Country Profile Background

Decentralization and Deconcentration (D and D) has been one of the main reforms pursued by the government of Cambodia as part of the post-conflict democratization process since the mid-1990. The first serious steps towards decentralization in Cambodia were taken in 2001-02 with the passing of the Commune Law; the election of 1,621 Commune Councils and the introduction of the Commune-Sangkat Fund. In 2005, the country adopted the Strategic Framework for Decentralization and Deconcentration Reform, which was followed by the Law on Administrative Management of the Capital, Province, Municipality, District and Khan (widely known
as the Organic Law) in 2008. Although the Organic Law forms a key element of the legal framework for implementing the Strategic Framework, the full implementation of the law will require a long-term process of capacity building and institutional reform. Overall, the ongoing reforms are creating a hybrid public sector which is largely focused on the deconcentration of functions and authorities, but with some elements of devolution.

Organizational/Governance Structure of the Public Sector

The first major step towards democratic, decentralized management at local levels was made in 2001, when the Law on Commune and Sangkat Administrative Management (2001) recognized communes and sangkats as local government entities with their own directly elected leadership and legislative and executive powers. In 2008, the Organic Law provided the administrative basis for further deconcentration and decentralization by formalizing the structures and roles of the provincial level (including provinces and the capital) as well as a district level (covering provincial districts as well as municipalities). There are some differences between the organizational-governance arrangements for urban versus rural jurisdictions, while the Capital, Phnom Penh, has its own unique administrative structure.

Although the district level has the potential to become an effective local government level, district-level jurisdictions are currently only nascent local government entities. By law, provincial and district-level jurisdictions have indirectly elected councils; councils at these higher levels are elected from the bottom up by Commune Council members within their respective jurisdictions. Although the Organic Law envisions subnational councils to have broad roles, duties, and the authority to make legislative and executive decisions, for the time being, provinces basically continue to operate as deconcentrated entities.

Functional Responsibilities of the Local Public Sector

Although roles and functions of different tiers of government are not well defined by law, de facto functional assignments in Cambodia’s public sector are quite centralized. In practice, Communes and Sangkats focus largely on providing community-level infrastructure and services. As such, the provincial level is de facto the only functioning subnational administrative level, with responsibility for the delivery of key front-line social services, such as basic education, health services, agricultural extension, and so on. Even in these functional areas, however, central line ministries often retain the responsibility (and resources) for development expenditures, although provincial governors have a small discretionary cross-sectoral budget at their disposal (the provincial salakhet) to promote provincial development.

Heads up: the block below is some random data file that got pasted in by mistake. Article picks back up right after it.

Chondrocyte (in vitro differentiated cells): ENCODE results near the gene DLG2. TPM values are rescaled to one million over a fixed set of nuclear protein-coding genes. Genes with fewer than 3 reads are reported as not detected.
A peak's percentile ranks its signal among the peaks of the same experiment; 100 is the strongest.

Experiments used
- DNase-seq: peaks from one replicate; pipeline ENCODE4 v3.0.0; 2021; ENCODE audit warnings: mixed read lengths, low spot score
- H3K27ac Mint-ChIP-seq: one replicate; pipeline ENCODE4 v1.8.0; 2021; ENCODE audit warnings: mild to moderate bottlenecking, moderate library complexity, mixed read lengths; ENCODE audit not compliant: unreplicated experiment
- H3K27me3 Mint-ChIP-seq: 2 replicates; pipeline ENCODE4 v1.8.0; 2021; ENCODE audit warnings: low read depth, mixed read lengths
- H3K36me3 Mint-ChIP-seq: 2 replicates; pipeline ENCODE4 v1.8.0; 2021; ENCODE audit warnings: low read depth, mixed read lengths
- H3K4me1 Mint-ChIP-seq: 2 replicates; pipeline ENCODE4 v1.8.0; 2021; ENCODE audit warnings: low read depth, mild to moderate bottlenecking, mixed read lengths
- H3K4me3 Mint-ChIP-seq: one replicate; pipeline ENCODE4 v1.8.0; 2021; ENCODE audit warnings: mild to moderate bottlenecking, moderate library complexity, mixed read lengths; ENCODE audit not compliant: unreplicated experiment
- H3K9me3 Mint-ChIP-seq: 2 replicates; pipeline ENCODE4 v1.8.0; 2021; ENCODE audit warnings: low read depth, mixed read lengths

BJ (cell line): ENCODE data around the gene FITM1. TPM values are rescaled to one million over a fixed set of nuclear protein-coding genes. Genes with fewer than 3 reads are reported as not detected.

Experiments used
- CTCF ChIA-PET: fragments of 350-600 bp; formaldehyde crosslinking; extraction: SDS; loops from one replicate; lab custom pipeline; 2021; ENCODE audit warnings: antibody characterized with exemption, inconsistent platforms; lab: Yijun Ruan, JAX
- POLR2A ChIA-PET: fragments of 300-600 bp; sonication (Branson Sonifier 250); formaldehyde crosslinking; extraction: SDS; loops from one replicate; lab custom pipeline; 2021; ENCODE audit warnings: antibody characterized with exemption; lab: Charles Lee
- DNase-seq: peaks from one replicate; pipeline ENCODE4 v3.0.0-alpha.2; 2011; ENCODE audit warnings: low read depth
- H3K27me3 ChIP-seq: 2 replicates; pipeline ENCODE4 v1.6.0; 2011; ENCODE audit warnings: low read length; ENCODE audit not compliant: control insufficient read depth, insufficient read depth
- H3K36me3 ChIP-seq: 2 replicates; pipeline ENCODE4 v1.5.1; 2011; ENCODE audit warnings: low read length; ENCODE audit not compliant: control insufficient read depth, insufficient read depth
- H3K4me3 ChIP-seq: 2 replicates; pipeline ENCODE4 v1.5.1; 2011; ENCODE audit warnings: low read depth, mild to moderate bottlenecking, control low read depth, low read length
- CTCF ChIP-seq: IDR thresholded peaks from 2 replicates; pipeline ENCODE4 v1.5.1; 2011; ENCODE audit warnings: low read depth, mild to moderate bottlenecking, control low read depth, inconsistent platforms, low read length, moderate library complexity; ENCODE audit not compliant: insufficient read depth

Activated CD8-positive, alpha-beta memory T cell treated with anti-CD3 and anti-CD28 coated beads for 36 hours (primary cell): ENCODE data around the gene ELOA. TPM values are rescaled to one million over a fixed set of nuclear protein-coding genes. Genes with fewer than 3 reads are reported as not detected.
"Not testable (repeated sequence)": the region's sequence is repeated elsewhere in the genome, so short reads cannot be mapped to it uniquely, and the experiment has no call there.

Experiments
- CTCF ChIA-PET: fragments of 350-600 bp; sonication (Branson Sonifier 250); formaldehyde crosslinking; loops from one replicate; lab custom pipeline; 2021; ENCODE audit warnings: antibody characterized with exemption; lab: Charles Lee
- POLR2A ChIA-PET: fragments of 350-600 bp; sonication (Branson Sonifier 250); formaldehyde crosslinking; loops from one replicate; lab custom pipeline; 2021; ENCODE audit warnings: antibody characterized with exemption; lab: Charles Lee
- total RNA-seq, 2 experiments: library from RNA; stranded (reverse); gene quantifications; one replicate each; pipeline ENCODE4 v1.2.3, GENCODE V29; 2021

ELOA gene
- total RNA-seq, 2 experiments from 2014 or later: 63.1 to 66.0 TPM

Fiscal Profile of the Public Sector

The national budget is vertically (sectorally) deconcentrated up to the provincial level: line ministry budgets identify central line department expenditures separately from provincial line department expenditures (including salakhet expenditures). In addition, the national budget reports on the size of the Commune-Sangkat Fund and the District Development Fund. There is no systematic reporting of district- or commune-level revenues or expenditures.

Only about one-third (33.4 percent) of total public expenditures fall within the local public sector. This amount includes about 15 percent of total public sector expenditures which take place in a deconcentrated manner at the provincial level. In addition, central government spending on ‘local’ services accounts for another 15 percent of public spending. Only about 2 percent of public sector expenditures in Cambodia take place at the commune level, whereas district-expenditures account for less than 1 percent of public sector spending. The remainder of public expenditures (66.6 percent) is retained at the central government level for national functions and central government administration.

Institutional Profile of the Local Public Sector

Despite the ongoing reforms, the central government continues to retain a high degree of top-down political, administrative and fiscal control over the local public sector in Cambodia. For instance, although provincial officials have some degree of de facto discretion over the delivery of public services within their jurisdiction, provinces lack their own political leadership, have only limited administrative discretion, and rely almost exclusively on financial resources received from the center. Even though Communes have directly elected Councils (see graph), the degree of responsibility, discretion and accountability at this level is also quite limited.

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